C.W. , Are you saying that as long as it has significant moisture loss (30%-35%) that the PH reading is irrelevant??

Oh, by the way, what did you mean by "use a culture pal". I used T-SPX culture for fermentation & the mold 600 culture 3 days later when I took them out of the fermentation chamber. Were you referring to using the mold 600 immediately, rather than waiting ??
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Post by Chuckwagon » Mon Mar 03, 2014 07:56

Hi Alhunter,
Absolutely not! It`s always important to know (and track) the pH whenever possible. I`m simply reiterating the statement made by the USDA that, "A potentially hazardous food does not include a food with a water activity value of Aw 0.85 or less". This not only applies to bacteria, but to yeasts and molds as well. Adding sugar or salt "binds" a certain amount of "free water" inside the product and lowers the amount of available water to these microbes which inhibits their growth.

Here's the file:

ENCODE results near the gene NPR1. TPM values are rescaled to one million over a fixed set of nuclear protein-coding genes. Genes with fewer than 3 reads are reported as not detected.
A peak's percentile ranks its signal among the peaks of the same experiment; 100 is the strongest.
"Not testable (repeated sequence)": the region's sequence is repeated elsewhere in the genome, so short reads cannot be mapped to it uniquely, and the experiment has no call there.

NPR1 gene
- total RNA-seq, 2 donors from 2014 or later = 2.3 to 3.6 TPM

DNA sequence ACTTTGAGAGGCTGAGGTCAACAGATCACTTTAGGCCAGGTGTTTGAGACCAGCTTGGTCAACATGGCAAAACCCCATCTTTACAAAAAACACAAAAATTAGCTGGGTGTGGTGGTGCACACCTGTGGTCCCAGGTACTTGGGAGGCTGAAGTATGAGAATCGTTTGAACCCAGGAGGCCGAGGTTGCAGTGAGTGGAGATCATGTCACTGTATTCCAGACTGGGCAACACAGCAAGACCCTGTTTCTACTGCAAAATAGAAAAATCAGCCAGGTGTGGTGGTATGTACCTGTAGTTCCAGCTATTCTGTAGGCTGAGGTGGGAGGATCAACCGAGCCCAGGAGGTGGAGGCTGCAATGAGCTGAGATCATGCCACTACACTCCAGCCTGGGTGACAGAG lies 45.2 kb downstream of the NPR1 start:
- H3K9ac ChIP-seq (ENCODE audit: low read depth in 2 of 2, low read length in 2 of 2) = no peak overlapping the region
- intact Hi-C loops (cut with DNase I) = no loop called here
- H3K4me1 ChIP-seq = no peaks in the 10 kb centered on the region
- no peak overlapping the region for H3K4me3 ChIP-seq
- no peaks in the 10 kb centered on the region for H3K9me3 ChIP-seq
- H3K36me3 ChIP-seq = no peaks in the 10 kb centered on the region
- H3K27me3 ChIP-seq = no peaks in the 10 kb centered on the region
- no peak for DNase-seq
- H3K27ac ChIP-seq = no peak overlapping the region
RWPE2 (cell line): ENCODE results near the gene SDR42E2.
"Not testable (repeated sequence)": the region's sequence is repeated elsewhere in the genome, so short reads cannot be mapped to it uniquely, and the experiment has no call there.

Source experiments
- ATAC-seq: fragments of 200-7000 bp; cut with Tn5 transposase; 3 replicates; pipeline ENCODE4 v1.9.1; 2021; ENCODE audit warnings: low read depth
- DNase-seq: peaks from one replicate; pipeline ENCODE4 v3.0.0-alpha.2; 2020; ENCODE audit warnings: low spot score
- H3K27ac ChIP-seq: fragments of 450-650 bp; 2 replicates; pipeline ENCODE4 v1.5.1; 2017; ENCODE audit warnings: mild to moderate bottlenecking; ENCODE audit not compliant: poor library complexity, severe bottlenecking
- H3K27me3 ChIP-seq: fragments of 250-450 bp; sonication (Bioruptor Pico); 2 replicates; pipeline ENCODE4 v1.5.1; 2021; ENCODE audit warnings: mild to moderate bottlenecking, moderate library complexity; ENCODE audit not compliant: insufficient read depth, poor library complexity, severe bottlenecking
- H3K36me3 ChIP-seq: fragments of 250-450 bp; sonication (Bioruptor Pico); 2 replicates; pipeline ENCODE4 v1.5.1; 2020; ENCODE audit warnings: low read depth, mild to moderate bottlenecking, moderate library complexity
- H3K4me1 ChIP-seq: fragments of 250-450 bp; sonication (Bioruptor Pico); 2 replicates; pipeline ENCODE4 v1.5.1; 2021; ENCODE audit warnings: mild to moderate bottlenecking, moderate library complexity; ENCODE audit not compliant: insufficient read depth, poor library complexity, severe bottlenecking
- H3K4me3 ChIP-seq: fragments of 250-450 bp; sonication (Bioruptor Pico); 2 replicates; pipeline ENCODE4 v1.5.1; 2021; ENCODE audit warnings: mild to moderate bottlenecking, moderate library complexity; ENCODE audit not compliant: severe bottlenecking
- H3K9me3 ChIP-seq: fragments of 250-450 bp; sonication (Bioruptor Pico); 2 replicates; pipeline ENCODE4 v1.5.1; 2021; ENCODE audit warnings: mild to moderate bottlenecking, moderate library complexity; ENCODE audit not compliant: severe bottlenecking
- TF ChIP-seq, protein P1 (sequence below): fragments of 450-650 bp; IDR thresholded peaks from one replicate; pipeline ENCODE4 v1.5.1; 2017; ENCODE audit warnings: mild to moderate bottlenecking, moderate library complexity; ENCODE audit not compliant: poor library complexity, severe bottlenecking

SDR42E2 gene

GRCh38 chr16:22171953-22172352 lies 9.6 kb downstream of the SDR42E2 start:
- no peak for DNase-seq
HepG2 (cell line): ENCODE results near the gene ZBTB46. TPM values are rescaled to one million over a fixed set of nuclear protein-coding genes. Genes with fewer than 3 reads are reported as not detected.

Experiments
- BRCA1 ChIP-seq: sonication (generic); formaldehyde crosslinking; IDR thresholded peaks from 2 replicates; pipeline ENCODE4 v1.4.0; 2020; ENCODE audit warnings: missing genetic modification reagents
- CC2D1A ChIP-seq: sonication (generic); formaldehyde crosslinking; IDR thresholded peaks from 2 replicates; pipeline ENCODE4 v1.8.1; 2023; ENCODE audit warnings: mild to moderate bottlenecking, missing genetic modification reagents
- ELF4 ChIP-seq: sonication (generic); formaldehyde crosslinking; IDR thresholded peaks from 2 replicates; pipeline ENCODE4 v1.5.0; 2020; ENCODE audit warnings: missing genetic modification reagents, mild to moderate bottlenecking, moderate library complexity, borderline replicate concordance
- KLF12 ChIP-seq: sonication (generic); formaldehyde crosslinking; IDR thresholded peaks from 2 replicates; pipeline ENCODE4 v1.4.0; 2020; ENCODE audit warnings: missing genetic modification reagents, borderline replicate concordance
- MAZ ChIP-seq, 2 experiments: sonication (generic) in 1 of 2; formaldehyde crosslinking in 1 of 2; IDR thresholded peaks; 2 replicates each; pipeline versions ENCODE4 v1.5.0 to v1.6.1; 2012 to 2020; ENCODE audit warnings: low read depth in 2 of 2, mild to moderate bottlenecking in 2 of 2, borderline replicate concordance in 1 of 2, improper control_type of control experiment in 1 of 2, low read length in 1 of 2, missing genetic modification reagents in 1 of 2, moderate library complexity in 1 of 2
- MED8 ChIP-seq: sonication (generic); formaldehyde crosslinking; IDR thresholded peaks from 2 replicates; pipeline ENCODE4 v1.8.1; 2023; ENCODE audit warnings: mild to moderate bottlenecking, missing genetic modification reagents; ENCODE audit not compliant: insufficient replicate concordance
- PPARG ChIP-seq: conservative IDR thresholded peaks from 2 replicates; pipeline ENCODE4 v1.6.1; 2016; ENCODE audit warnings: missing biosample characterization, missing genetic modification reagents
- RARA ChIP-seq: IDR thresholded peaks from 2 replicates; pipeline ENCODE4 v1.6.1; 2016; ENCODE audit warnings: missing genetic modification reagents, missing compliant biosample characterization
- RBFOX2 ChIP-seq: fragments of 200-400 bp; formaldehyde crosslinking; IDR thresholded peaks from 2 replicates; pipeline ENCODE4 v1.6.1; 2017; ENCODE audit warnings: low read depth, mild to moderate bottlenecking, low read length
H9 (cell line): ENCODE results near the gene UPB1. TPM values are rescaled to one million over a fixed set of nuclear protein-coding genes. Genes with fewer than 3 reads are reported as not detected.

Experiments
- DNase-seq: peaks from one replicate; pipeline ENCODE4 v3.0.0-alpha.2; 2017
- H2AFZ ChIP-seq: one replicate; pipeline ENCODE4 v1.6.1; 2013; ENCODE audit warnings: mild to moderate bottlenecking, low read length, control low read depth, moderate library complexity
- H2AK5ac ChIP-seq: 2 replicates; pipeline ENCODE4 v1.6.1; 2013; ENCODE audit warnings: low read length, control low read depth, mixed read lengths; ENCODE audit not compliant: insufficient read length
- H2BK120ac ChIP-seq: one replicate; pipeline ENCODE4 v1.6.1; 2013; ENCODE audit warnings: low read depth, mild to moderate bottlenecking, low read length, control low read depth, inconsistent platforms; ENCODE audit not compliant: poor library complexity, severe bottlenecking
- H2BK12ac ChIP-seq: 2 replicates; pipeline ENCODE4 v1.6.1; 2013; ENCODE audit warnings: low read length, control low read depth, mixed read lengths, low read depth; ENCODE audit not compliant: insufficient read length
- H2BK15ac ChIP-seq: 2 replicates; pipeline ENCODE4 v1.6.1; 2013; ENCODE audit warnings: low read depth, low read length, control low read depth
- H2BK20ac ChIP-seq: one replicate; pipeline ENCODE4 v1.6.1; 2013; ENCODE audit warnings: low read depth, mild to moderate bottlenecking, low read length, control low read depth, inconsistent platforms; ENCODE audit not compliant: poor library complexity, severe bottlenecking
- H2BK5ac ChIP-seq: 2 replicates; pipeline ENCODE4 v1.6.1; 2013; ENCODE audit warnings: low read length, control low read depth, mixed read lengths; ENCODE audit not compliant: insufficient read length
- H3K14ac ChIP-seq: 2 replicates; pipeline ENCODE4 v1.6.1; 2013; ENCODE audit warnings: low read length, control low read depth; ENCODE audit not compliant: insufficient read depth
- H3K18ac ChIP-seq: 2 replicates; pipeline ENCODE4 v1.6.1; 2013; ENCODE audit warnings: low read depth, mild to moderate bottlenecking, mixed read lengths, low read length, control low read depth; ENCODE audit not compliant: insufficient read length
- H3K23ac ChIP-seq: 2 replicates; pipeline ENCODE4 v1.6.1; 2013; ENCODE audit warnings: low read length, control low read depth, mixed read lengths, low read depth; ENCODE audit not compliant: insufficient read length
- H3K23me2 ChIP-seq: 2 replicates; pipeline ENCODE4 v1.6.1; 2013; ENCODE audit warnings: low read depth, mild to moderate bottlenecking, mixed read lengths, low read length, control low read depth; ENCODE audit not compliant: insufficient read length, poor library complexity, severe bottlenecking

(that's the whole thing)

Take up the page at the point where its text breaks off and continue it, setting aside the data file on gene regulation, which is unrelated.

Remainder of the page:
You asked:
Were you referring to using the mold 600 immediately, rather than waiting ??
Yes, some folks even mix it into a solution and actually dip the sausage in it.

Best Wishes,
Chuckwagon
If it looks like a duck, walks like a duck, and quacks like a duck, it probably needs more time on the grill! :D
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Post by alhunter63 » Tue Mar 11, 2014 16:28

I just made some Cappocolla ( C.W. recipe; http://wedlinydomowe.pl/en/viewtopic.php?p=16693#16693) , it was basically pretty easy to make. The hardest part was getting that stuff into the 100 mm synthetic casing. It looks & smells great & I can't wait to taste it!!

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Now this has me baffled! Can any of you tell me why the mold 600 took so nice to my salami caciattore but not the chorizo or the salami romana??